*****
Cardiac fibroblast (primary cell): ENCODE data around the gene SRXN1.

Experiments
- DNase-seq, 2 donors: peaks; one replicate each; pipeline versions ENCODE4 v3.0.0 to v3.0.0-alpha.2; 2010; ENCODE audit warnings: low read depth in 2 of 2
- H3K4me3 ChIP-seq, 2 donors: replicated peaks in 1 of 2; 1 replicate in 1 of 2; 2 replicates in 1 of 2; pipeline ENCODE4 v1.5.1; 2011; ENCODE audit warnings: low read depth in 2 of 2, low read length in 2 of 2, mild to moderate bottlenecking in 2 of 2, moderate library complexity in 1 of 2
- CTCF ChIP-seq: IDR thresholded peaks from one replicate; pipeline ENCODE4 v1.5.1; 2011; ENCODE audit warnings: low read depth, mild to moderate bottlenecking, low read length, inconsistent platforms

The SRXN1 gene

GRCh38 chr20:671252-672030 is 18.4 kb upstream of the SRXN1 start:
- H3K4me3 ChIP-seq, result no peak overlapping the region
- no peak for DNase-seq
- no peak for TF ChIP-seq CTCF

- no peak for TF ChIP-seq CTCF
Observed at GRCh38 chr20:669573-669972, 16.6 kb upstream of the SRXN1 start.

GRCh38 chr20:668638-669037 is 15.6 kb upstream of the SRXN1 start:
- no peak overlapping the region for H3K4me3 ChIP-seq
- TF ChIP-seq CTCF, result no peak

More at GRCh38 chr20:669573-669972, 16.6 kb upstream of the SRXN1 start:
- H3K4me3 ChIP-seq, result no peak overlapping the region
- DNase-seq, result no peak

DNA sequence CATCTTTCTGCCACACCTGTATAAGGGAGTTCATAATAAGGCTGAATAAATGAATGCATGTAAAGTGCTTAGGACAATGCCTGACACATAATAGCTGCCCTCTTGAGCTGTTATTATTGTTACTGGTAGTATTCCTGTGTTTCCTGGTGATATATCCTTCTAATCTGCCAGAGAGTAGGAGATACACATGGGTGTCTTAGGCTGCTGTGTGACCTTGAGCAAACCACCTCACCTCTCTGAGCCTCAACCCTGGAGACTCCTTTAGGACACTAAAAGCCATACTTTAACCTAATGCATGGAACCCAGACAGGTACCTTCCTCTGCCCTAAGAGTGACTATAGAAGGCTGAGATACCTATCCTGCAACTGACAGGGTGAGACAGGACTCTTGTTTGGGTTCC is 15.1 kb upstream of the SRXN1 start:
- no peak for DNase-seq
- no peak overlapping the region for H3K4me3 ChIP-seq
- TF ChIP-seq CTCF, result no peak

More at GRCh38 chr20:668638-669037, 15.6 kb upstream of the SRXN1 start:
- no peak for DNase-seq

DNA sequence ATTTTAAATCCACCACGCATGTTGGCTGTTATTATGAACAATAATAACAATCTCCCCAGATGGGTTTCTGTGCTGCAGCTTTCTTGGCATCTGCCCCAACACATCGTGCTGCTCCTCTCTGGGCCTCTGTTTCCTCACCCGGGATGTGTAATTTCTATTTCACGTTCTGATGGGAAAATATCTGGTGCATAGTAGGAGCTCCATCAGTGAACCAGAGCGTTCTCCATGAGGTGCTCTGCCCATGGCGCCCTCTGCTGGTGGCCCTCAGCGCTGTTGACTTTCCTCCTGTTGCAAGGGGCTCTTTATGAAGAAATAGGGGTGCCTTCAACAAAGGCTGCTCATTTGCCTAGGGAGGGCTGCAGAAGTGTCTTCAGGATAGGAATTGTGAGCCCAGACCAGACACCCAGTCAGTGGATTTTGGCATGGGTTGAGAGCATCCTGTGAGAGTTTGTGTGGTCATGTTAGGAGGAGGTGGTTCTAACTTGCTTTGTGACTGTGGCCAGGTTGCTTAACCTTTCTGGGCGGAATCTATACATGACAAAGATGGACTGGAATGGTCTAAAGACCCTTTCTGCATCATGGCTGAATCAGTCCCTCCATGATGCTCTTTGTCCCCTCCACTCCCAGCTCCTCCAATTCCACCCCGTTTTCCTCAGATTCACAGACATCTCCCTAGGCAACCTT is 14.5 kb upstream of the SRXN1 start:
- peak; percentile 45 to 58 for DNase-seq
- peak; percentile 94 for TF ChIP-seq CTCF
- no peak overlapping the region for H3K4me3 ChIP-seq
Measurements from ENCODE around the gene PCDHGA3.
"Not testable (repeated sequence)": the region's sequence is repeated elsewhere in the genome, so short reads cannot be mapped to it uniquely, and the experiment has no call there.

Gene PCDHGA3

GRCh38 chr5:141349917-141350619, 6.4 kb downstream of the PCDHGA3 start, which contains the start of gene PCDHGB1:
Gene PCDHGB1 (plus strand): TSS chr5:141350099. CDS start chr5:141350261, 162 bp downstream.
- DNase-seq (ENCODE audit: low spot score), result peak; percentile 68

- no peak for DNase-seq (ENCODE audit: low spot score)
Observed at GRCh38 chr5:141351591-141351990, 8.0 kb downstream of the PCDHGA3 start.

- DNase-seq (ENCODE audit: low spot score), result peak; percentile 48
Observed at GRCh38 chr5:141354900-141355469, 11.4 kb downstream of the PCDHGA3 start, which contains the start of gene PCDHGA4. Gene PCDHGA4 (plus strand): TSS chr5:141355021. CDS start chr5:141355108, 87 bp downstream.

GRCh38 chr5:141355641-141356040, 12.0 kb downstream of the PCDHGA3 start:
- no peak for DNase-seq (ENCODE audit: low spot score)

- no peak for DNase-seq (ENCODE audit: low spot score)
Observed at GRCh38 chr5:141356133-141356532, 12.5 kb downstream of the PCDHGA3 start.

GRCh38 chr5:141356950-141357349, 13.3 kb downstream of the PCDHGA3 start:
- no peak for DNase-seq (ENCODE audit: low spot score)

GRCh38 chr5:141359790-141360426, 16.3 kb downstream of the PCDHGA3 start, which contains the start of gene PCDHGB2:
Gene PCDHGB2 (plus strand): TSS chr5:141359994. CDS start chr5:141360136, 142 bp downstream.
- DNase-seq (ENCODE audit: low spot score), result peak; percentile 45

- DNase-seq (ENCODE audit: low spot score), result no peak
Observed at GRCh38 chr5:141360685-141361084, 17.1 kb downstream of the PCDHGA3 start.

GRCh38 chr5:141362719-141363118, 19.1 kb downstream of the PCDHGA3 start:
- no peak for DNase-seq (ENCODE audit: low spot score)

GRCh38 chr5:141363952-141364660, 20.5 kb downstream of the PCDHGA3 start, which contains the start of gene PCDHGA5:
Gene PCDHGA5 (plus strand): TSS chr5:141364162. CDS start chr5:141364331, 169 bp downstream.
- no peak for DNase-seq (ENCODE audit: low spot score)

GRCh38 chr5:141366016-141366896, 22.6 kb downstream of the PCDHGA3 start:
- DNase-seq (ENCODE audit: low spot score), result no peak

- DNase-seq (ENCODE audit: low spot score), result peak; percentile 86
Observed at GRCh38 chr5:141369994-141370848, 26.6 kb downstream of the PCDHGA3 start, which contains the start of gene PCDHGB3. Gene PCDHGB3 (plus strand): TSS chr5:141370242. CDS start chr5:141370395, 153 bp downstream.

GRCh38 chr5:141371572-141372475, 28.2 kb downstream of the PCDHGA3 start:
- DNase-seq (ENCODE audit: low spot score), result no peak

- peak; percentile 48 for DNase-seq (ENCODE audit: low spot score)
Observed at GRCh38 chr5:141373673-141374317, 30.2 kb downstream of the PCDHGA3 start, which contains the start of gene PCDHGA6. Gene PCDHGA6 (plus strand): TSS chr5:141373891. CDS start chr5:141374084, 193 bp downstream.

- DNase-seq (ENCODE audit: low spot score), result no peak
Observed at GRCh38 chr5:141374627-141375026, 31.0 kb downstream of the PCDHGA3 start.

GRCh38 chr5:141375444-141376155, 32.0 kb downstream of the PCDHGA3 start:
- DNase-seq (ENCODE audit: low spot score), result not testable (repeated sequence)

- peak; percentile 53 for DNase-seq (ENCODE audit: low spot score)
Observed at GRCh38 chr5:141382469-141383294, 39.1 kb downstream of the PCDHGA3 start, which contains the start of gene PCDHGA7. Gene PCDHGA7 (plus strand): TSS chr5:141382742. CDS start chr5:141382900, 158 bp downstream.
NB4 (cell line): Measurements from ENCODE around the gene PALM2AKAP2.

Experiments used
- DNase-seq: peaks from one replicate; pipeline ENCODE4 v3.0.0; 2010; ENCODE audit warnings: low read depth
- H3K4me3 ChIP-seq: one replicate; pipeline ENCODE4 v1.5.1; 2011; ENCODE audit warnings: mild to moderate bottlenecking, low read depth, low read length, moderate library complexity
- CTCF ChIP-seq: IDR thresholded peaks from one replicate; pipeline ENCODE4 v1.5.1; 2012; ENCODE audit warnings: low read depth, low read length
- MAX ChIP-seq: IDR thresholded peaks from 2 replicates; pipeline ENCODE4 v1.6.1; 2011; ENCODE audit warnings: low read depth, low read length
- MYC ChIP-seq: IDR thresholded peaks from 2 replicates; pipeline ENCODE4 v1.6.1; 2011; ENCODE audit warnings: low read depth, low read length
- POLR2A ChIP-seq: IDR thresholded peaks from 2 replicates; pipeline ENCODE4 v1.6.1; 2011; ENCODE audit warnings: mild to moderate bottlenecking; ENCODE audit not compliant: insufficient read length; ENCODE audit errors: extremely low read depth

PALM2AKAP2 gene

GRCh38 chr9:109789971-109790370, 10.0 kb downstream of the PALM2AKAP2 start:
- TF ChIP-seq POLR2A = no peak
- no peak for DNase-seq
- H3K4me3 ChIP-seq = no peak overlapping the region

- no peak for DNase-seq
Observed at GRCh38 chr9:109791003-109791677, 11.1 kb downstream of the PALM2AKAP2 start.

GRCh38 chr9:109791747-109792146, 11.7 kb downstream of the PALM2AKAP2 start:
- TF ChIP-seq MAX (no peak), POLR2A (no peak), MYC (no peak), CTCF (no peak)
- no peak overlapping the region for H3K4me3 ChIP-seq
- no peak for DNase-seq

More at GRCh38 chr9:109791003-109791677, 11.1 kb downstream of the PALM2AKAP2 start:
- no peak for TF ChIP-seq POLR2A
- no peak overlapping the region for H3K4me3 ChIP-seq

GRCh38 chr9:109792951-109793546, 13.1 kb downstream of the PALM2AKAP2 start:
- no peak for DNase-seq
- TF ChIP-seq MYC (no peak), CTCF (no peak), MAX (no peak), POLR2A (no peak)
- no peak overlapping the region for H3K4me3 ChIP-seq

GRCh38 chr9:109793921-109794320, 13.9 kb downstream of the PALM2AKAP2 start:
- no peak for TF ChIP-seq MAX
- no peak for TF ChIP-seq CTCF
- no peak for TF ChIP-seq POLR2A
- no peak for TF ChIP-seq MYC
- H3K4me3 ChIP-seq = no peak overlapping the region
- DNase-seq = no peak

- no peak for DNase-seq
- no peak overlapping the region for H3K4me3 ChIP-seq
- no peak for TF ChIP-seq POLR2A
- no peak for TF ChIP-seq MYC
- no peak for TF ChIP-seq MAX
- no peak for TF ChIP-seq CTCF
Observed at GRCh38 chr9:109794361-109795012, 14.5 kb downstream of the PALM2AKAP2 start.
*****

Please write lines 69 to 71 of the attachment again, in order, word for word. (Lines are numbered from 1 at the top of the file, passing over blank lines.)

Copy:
NB4 (cell line): Measurements from ENCODE around the gene PALM2AKAP2.

Experiments used
- DNase-seq: peaks from one replicate; pipeline ENCODE4 v3.0.0; 2010; ENCODE audit warnings: low read depth